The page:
Space Station and Commercial Spacecraft United

The Dragon spacecraft of Space Exploration Technologies Corp. made a successful rendezvous with the International Space Station on May 25, opening a new era of commercial space transportation.

The era of U.S. commercial space transportation officially began at 9:56 a.m. EDT May 25, when an astronaut aboard the International Space Station successfully grappled Space Exploration Technologies Corp.'s Dragon spacecraft. The unmanned Dragon had blasted off three days earlier from the Kennedy Space Center in Florida, earning congratulations from NASA and the White House.

The Hawthorne, Calif. company, known as SpaceX, was founded a decade ago by CEO Elon Musk to provide reliable, low-cost commercial space transport. This mission proved the Dragon, which is carrying 1,200 pounds of supplies, could maneuver successfully and be communicated with by the station's crew. NASA and the Johnson Space Center posted a steady stream of Twitter updates May 25 as the Dragon was brought to a distance of 30 meters, then 10 meters, and finally the grappling was confirmed.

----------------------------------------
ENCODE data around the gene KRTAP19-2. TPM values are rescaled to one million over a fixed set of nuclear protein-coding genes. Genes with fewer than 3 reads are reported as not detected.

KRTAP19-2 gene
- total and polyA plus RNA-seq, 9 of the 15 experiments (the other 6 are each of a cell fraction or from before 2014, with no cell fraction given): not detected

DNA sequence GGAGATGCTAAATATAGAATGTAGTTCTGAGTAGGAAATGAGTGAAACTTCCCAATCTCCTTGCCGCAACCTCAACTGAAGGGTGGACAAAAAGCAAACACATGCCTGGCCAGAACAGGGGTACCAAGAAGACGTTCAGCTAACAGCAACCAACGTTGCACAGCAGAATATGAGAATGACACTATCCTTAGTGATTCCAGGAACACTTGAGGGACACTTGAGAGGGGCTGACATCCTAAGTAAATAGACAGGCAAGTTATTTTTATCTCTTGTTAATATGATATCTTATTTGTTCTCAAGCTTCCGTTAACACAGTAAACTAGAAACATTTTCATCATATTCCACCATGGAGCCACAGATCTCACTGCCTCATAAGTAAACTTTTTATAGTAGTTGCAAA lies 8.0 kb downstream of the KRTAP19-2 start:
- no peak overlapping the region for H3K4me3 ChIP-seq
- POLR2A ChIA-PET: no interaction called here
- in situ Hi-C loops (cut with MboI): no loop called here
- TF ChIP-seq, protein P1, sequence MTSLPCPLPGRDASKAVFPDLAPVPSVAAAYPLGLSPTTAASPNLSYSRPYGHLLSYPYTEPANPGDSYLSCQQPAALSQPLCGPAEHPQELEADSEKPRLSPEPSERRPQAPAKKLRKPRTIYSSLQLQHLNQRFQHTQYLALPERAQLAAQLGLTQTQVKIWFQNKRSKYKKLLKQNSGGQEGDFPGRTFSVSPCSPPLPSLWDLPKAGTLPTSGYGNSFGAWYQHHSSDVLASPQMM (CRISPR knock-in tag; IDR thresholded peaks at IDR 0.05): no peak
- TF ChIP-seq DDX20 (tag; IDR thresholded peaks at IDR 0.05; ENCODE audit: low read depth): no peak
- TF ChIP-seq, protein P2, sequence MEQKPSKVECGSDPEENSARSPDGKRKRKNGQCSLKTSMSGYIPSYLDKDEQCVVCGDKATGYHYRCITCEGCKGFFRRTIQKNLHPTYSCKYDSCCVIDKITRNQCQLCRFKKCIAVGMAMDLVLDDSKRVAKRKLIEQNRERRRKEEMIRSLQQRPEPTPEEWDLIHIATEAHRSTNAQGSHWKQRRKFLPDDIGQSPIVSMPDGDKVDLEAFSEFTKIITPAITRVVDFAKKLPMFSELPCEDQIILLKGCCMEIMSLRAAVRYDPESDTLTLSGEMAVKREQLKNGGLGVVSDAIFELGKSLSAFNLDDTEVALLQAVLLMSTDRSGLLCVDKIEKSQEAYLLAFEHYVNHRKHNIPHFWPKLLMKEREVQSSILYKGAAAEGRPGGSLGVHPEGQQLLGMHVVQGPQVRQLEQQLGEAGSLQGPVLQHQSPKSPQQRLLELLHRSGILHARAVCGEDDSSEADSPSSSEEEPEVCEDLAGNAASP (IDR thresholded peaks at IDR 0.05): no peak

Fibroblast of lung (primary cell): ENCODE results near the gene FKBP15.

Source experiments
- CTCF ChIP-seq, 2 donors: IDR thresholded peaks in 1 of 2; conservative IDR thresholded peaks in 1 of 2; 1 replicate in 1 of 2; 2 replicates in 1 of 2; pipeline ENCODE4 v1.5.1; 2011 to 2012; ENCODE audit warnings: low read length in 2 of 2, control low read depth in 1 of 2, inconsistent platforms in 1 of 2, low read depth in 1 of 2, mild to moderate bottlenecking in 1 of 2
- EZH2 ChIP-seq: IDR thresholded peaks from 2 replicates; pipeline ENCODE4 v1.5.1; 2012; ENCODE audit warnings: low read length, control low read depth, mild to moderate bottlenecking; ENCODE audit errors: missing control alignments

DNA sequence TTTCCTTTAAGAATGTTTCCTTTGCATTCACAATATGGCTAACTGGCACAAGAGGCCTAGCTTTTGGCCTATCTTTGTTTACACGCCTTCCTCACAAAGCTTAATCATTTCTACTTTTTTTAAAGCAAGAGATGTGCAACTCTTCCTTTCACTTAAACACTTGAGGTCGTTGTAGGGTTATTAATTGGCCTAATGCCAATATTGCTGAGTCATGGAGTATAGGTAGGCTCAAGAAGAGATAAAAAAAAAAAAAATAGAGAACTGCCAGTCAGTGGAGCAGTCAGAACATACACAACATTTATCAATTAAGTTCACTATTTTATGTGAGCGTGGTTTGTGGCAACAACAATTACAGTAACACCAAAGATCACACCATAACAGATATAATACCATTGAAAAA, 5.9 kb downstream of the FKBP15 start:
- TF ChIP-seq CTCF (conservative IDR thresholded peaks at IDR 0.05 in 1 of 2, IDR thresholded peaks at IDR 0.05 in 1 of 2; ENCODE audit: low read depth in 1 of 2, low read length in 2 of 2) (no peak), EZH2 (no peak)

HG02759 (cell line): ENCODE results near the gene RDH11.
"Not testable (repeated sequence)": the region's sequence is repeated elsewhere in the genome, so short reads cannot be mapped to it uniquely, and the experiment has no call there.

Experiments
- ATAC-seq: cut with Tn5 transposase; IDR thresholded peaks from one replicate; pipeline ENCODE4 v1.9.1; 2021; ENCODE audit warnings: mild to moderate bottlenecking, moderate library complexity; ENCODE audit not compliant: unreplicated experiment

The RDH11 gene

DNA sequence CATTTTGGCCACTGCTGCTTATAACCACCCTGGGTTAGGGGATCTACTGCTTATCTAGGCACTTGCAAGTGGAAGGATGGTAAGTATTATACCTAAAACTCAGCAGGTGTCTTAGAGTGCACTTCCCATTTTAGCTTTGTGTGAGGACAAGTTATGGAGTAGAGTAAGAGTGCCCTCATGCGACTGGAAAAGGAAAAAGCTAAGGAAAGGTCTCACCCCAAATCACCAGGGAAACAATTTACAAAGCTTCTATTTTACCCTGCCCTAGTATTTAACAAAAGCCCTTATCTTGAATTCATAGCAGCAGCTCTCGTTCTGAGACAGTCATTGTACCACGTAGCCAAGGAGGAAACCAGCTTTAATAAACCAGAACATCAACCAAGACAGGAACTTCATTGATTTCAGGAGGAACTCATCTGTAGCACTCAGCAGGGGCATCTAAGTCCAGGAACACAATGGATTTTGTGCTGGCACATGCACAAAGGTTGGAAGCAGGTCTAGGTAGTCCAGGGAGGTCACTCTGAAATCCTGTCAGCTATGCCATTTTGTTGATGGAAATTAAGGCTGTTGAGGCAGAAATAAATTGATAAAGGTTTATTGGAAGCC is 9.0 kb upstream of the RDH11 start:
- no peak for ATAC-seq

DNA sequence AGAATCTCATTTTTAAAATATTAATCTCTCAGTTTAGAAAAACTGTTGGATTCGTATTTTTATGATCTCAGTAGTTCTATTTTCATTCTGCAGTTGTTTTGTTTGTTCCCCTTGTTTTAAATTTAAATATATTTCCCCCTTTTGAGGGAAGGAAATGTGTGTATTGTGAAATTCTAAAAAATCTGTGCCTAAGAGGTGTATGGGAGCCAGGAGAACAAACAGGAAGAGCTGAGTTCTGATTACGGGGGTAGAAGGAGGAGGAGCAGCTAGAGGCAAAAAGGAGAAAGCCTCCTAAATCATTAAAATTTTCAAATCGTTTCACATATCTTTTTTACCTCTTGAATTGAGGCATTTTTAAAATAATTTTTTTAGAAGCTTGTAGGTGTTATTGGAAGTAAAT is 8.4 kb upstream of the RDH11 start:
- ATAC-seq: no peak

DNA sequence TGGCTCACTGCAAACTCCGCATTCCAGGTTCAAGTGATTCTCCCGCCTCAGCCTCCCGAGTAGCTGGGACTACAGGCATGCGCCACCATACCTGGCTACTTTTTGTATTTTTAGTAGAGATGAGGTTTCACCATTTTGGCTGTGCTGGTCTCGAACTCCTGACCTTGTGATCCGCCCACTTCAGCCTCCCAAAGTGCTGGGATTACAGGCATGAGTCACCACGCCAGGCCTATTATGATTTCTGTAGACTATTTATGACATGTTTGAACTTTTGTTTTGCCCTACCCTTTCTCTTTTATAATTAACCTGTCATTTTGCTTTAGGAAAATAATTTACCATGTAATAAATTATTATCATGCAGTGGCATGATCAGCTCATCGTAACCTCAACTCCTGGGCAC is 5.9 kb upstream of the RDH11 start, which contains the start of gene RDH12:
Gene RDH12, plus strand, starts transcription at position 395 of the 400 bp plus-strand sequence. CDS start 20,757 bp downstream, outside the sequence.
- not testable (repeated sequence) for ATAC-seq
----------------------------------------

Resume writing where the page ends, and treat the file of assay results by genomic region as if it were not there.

"There's still a thousand things that have to go right, but we are looking forward to this exciting mission," Alan Lindemoyer, manager of NASA’s Commercial Crew and Cargo Program, had said after the launch.

Musk later said this was the third consecutive successful Falcon 9 launch and the fifth consecutive launch success for SpaceX.

The White House had posted a congratulatory message from John P. Holdren, assistant to the president for science and technology:

"Congratulations to the teams at SpaceX and NASA for this morning's successful launch of the Falcon 9 rocket from Cape Canaveral Air Force Station in Florida. Every launch into space is a thrilling event, but this one is especially exciting because it represents the potential of a new era in American spaceflight. Partnering with U.S. companies such as SpaceX to provide cargo and eventually crew service to the International Space Station is a cornerstone of the President's plan for maintaining America's leadership in space. This expanded role for the private sector will free up more of NASA's resources to do what NASA does best -- tackle the most demanding technological challenges in space, including those of human space flight beyond low Earth orbit. I could not be more proud of our NASA and SpaceX scientists and engineers, and I look forward to following this and many more missions like it."

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  • OHS Magazine Digital Edition - January 2019

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